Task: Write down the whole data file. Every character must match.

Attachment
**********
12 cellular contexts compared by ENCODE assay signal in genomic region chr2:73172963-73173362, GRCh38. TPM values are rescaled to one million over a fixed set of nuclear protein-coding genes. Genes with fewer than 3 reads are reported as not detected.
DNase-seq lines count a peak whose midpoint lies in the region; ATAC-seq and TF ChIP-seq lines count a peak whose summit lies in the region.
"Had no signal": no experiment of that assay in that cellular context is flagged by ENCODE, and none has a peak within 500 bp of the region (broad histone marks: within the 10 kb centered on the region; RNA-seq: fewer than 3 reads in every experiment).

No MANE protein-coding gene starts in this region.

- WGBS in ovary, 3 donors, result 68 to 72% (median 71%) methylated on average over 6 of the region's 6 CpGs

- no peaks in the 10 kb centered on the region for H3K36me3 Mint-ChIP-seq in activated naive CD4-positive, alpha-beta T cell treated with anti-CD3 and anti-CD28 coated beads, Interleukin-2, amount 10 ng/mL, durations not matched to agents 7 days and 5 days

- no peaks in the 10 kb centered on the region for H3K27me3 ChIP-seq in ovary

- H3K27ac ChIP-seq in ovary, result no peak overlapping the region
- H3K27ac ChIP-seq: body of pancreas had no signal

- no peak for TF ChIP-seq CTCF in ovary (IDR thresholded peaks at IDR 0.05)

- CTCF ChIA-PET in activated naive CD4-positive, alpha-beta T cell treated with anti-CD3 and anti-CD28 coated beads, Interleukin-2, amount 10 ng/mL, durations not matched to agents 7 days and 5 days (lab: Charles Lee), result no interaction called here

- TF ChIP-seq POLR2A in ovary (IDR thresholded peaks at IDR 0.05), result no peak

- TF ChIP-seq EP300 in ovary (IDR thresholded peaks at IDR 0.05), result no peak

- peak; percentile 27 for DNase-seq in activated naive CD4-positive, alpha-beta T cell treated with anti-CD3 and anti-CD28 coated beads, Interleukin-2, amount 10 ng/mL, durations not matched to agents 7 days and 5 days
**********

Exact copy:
12 cellular contexts compared by ENCODE assay signal in genomic region chr2:73172963-73173362, GRCh38. TPM values are rescaled to one million over a fixed set of nuclear protein-coding genes. Genes with fewer than 3 reads are reported as not detected.
DNase-seq lines count a peak whose midpoint lies in the region; ATAC-seq and TF ChIP-seq lines count a peak whose summit lies in the region.
"Had no signal": no experiment of that assay in that cellular context is flagged by ENCODE, and none has a peak within 500 bp of the region (broad histone marks: within the 10 kb centered on the region; RNA-seq: fewer than 3 reads in every experiment).

No MANE protein-coding gene starts in this region.

- WGBS in ovary, 3 donors, result 68 to 72% (median 71%) methylated on average over 6 of the region's 6 CpGs

- no peaks in the 10 kb centered on the region for H3K36me3 Mint-ChIP-seq in activated naive CD4-positive, alpha-beta T cell treated with anti-CD3 and anti-CD28 coated beads, Interleukin-2, amount 10 ng/mL, durations not matched to agents 7 days and 5 days

- no peaks in the 10 kb centered on the region for H3K27me3 ChIP-seq in ovary

- H3K27ac ChIP-seq in ovary, result no peak overlapping the region
- H3K27ac ChIP-seq: body of pancreas had no signal

- no peak for TF ChIP-seq CTCF in ovary (IDR thresholded peaks at IDR 0.05)

- CTCF ChIA-PET in activated naive CD4-positive, alpha-beta T cell treated with anti-CD3 and anti-CD28 coated beads, Interleukin-2, amount 10 ng/mL, durations not matched to agents 7 days and 5 days (lab: Charles Lee), result no interaction called here

- TF ChIP-seq POLR2A in ovary (IDR thresholded peaks at IDR 0.05), result no peak

- TF ChIP-seq EP300 in ovary (IDR thresholded peaks at IDR 0.05), result no peak

- peak; percentile 27 for DNase-seq in activated naive CD4-positive, alpha-beta T cell treated with anti-CD3 and anti-CD28 coated beads, Interleukin-2, amount 10 ng/mL, durations not matched to agents 7 days and 5 days